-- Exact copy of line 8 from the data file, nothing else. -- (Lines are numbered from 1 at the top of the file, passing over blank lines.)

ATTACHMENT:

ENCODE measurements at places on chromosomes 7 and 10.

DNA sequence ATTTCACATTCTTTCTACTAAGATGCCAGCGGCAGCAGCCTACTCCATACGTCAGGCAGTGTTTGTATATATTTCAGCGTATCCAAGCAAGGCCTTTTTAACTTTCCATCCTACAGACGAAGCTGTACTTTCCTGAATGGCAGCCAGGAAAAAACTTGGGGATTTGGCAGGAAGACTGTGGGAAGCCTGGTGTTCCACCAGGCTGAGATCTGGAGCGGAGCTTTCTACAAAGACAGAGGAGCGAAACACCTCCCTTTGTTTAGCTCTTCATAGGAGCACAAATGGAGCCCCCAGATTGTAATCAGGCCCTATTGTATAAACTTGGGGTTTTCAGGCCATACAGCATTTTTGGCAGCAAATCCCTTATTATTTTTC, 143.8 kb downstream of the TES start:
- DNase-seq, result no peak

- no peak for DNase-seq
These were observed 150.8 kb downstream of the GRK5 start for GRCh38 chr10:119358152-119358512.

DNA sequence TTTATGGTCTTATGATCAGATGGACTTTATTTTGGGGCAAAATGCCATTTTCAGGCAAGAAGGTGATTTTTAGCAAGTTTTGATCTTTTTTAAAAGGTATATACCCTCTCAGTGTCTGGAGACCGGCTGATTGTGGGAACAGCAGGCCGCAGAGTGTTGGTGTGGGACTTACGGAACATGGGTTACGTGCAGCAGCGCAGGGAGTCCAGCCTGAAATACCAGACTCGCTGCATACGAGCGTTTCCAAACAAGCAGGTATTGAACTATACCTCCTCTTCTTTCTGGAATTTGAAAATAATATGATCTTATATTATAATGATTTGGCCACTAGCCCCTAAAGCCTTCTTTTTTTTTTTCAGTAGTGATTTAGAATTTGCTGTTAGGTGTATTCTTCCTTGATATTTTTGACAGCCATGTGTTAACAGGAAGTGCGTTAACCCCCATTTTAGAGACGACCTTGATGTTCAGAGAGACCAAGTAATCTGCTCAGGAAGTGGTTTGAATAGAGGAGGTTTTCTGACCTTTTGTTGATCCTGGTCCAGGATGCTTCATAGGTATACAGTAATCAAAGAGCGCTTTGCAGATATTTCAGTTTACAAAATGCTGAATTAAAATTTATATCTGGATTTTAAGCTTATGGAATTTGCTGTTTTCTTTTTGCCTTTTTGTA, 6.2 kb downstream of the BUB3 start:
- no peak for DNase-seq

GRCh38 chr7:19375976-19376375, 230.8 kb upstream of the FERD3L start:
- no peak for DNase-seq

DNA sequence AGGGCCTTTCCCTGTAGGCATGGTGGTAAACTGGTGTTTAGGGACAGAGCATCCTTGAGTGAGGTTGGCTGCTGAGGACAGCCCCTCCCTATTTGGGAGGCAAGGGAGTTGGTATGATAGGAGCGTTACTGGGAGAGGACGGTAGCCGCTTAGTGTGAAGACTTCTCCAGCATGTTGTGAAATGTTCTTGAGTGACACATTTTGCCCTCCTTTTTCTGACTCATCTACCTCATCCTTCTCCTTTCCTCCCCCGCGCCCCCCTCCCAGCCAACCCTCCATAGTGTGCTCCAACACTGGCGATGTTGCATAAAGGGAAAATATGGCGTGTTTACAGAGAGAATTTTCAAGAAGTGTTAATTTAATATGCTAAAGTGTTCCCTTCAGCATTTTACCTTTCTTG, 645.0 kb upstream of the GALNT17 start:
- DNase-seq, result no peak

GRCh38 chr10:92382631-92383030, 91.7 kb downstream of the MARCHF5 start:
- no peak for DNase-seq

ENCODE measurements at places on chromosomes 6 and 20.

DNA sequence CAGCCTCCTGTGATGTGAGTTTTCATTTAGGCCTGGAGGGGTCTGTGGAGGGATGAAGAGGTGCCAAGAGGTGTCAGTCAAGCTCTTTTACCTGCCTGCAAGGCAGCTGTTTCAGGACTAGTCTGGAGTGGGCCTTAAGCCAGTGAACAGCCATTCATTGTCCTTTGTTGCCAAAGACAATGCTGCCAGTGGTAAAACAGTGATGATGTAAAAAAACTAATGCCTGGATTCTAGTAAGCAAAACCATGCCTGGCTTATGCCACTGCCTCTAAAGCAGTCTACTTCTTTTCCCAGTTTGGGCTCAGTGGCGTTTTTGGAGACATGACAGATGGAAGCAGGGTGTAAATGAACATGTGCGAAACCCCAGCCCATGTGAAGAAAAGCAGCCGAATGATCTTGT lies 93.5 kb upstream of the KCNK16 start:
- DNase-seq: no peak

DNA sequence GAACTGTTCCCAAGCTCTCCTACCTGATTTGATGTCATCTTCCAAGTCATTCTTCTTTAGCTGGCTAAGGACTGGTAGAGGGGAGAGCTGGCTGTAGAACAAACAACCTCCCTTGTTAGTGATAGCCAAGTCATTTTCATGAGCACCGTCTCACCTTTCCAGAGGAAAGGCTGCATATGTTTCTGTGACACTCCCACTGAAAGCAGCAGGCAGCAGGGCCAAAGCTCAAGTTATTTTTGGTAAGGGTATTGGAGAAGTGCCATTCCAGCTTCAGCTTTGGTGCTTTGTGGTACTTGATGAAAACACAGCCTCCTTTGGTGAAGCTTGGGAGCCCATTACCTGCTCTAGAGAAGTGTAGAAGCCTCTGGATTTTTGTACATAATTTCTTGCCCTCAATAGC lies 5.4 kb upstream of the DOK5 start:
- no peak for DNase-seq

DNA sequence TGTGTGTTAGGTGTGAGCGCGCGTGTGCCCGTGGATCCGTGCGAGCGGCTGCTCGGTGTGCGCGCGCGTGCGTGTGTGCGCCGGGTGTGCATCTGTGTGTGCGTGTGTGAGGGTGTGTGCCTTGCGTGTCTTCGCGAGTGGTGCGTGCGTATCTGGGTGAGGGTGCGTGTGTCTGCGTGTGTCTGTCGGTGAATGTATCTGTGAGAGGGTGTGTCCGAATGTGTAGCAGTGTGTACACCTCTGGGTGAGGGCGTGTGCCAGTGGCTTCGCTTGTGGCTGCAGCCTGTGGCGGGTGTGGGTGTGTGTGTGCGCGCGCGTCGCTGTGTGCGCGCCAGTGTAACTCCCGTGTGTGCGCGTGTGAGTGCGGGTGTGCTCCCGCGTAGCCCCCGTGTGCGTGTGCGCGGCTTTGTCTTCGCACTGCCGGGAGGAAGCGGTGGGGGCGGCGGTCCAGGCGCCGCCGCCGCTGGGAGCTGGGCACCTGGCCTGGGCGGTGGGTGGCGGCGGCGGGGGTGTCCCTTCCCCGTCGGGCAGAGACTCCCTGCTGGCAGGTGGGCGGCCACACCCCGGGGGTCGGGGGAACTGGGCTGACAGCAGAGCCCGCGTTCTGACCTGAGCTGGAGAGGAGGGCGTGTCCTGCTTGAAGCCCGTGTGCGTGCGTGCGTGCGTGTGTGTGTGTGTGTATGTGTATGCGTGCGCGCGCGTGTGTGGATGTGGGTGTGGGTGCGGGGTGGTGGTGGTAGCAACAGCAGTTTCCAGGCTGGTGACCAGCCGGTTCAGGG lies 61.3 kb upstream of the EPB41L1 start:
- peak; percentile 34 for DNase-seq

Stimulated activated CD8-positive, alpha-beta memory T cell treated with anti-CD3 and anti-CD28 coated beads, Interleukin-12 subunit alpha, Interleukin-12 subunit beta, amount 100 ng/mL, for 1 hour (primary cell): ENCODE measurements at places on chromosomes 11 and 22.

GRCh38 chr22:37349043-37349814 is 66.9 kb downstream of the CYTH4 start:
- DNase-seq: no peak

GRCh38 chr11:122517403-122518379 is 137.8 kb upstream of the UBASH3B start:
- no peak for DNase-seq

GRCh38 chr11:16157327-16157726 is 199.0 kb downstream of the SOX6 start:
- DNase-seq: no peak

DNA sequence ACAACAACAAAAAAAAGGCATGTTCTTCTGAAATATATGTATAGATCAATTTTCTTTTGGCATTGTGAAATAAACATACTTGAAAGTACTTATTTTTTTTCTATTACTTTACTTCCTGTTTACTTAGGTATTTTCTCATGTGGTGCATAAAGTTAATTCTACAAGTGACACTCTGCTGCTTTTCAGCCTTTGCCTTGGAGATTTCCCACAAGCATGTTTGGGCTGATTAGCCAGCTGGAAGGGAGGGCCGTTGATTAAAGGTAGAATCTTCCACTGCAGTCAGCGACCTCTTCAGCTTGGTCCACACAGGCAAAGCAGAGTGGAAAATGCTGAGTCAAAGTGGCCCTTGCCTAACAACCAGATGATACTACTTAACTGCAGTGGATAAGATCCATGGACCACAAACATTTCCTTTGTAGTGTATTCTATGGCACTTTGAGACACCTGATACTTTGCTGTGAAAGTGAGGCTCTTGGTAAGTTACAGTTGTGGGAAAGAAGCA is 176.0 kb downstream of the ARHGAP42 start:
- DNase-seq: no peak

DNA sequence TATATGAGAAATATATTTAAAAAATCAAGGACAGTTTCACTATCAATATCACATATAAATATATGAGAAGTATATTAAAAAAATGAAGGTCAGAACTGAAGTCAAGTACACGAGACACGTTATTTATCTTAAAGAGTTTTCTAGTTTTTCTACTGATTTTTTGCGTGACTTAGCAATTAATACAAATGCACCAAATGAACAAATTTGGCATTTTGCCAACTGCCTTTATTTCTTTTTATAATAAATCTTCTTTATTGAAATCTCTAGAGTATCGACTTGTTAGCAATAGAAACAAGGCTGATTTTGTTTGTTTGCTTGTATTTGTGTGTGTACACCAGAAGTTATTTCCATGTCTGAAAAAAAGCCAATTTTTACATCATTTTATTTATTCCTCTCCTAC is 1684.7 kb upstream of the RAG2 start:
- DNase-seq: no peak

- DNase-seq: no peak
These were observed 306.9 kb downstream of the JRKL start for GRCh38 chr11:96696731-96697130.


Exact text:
GRCh38 chr7:19375976-19376375, 230.8 kb upstream of the FERD3L start: